Cutting/assembling front door insulation The existing front door would stay, and another project on the list was to insulate it in a similar fashion to the basement door albeit with thinner foam. The main idea was again to cover the thin inset panels that were definitely the colder parts in winter. Here the door is off the hinges and lying across the work table, as it was far easier to work horizontally. One 2 x 8 piece of XPS cut neatly into three 32" wide slabs whose sides could tongue-and-groove join back together with tape; caulk beads were run around outboard of each inset door panel and the whole thing fastened down with the same screws-n-washers method as the basement. Two minor cutouts were needed for the knob and deadbolt.

Pink-n-green: superinsulated front door Pink and green: ugly house, but a nicely insulated front door. This had also gotten its weatherstripped threshold treatment a while before and had already proven itself leak-tight. The glass area is still a thermal problem but I wanted to leave it open -- the overall conduction area is greatly reduced, and I have an extra piece of XPS that can attach behind the two windows on the inside for the really cold periods.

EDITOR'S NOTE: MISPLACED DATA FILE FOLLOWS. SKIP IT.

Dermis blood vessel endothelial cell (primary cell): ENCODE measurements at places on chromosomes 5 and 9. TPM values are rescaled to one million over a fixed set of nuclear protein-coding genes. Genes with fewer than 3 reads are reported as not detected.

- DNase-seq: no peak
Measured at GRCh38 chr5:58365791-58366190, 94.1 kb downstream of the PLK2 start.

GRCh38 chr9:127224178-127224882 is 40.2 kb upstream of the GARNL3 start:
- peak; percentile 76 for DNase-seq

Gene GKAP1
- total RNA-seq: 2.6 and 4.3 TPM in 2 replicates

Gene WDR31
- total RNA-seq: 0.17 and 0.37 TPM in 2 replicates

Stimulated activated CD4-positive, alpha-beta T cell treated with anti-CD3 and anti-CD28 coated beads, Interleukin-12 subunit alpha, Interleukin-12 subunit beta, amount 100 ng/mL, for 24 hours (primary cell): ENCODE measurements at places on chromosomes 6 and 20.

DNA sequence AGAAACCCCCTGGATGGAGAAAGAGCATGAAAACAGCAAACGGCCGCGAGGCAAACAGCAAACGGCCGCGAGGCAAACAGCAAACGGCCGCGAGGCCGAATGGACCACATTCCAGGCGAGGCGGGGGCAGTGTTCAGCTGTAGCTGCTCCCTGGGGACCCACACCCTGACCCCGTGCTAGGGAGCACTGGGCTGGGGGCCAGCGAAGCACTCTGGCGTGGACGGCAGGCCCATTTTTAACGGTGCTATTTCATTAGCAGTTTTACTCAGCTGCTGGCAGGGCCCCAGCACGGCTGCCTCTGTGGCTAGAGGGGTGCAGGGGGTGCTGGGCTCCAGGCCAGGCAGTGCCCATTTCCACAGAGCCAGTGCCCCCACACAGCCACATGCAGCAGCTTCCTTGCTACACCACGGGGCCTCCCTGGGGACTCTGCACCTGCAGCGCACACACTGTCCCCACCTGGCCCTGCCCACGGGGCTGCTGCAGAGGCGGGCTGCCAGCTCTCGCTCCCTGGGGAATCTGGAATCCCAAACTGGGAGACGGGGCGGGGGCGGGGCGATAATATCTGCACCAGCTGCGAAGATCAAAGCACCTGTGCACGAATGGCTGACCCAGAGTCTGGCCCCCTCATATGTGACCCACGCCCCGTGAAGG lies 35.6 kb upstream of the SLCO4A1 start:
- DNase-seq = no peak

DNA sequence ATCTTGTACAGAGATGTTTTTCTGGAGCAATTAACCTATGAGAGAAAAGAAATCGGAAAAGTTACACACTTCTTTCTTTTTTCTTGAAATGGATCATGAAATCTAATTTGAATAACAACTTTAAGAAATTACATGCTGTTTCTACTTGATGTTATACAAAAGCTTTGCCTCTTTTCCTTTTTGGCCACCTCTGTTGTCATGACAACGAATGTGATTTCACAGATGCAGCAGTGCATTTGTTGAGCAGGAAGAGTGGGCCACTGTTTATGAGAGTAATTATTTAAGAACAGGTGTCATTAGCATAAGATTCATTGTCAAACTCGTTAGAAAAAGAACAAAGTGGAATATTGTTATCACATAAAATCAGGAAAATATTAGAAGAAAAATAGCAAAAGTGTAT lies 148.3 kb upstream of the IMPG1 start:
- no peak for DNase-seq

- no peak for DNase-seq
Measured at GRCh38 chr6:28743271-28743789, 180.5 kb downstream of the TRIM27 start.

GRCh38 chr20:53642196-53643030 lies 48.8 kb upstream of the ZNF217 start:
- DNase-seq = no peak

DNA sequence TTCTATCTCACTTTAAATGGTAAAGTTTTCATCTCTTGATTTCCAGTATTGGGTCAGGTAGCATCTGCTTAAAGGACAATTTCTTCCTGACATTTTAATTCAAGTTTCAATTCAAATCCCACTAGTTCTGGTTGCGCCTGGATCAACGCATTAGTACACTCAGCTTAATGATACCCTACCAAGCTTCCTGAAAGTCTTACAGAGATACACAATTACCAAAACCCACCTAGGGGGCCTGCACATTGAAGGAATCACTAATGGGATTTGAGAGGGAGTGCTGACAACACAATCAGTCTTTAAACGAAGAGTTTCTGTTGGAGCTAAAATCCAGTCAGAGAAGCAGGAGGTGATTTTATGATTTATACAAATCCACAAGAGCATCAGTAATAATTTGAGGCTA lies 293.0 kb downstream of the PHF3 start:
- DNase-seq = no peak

Eventually I would paint the whole assembly, but it was fairly weather-protected where it stood and could serve as another construction example for a while.

At this point I had the rest of ex-air-conditioner basement window # 3 done with its PVC panel in place, and more backfilling tight against the wall below. Let's see the rodents try to make a playground out of *this*.

    Basement window # 4